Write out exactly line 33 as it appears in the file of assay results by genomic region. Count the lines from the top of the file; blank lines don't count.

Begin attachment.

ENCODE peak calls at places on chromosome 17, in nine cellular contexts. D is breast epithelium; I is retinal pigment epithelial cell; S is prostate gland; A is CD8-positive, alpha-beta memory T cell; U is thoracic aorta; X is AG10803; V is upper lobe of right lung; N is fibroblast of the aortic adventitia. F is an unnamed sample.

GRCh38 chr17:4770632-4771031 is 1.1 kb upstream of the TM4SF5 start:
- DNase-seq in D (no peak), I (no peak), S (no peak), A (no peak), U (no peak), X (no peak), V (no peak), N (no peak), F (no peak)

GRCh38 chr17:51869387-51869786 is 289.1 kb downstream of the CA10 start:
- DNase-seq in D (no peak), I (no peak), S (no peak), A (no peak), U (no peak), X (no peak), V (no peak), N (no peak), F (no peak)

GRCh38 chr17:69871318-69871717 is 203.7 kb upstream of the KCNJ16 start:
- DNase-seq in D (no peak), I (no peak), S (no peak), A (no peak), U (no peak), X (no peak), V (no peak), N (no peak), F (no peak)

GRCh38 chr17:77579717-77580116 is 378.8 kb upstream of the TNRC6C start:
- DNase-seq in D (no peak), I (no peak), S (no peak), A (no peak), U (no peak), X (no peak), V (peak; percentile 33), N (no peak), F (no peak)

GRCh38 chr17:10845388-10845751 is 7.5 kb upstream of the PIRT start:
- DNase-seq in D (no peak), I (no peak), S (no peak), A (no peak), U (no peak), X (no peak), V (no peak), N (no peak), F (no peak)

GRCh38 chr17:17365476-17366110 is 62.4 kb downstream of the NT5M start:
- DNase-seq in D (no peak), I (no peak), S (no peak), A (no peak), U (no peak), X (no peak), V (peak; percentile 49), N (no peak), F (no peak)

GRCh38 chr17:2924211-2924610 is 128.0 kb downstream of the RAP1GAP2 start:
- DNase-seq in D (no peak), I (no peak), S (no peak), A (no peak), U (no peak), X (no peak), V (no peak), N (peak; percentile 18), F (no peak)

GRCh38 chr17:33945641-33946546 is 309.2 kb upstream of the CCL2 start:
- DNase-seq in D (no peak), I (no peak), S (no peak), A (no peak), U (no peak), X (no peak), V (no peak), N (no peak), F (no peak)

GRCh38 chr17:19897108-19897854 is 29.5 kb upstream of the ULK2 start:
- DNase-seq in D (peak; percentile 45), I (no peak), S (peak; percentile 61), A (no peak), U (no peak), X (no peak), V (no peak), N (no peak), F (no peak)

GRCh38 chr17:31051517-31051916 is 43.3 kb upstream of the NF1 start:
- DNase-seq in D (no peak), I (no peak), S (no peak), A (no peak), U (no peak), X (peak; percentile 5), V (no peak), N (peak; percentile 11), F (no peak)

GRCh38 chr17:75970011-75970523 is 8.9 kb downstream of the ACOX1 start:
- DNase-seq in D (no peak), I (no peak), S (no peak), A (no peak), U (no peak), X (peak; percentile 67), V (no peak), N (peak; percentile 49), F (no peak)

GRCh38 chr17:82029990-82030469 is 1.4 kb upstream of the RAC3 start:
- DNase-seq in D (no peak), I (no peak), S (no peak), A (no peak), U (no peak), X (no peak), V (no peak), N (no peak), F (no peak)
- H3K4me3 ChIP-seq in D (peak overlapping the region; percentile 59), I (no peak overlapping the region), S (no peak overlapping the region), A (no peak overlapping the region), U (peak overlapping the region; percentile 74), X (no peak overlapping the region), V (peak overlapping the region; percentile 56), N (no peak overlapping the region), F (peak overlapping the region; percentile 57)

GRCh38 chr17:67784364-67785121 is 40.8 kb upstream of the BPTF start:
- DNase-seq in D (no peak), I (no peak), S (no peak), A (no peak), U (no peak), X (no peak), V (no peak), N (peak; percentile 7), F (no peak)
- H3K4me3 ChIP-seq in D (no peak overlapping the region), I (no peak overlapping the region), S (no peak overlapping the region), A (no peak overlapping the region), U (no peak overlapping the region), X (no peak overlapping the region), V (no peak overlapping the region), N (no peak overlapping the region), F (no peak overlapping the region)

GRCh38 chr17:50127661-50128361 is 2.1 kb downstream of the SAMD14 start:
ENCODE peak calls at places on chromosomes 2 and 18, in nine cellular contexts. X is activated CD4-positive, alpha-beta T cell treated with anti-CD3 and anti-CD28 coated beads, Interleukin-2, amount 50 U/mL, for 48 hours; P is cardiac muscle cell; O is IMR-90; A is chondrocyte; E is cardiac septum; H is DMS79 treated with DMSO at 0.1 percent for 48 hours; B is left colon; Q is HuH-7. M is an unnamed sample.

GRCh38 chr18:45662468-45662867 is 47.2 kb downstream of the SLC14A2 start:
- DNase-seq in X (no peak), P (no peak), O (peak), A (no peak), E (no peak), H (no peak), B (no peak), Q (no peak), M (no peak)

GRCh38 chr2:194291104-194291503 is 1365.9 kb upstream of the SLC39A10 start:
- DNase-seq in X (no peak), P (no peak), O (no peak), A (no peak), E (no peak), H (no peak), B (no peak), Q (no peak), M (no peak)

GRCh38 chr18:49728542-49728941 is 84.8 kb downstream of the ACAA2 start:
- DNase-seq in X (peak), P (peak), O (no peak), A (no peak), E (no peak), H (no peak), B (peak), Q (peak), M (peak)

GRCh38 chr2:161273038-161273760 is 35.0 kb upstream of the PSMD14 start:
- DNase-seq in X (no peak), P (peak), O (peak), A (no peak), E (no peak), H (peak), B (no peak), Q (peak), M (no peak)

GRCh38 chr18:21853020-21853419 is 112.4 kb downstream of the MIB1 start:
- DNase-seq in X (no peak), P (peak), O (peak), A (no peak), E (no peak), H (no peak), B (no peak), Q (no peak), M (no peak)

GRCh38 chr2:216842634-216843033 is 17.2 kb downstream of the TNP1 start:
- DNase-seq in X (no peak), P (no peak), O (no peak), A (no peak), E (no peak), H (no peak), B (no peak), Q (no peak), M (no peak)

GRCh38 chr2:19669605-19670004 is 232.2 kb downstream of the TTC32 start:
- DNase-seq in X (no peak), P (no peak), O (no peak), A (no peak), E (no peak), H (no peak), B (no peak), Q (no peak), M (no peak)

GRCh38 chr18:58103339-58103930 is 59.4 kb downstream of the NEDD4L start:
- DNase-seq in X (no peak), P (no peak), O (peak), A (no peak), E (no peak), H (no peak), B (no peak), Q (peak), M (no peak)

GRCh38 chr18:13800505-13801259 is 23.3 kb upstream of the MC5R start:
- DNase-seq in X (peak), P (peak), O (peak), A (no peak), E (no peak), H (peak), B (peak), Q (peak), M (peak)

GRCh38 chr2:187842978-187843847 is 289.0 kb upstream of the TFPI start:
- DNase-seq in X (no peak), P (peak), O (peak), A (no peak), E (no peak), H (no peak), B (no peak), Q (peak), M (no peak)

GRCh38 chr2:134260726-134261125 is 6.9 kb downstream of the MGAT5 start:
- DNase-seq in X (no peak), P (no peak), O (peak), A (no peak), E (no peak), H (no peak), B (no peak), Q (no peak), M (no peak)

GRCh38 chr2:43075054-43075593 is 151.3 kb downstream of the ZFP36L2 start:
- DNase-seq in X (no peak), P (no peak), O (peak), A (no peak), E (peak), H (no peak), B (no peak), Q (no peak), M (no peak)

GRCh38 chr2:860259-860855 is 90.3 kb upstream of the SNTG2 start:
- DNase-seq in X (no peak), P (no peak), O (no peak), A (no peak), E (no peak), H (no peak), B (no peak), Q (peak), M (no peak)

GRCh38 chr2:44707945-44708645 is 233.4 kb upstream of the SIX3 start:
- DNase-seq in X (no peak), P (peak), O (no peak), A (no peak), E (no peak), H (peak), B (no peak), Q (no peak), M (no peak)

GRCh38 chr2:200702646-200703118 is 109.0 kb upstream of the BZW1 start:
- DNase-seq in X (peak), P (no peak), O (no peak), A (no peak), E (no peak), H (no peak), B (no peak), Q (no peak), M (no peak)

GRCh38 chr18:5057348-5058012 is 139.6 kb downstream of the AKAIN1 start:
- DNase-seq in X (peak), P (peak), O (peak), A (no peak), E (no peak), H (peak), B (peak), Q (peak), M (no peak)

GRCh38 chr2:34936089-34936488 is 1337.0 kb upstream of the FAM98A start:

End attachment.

- DNase-seq in X (no peak), P (no peak), O (peak), A (no peak), E (no peak), H (no peak), B (no peak), Q (no peak), M (no peak)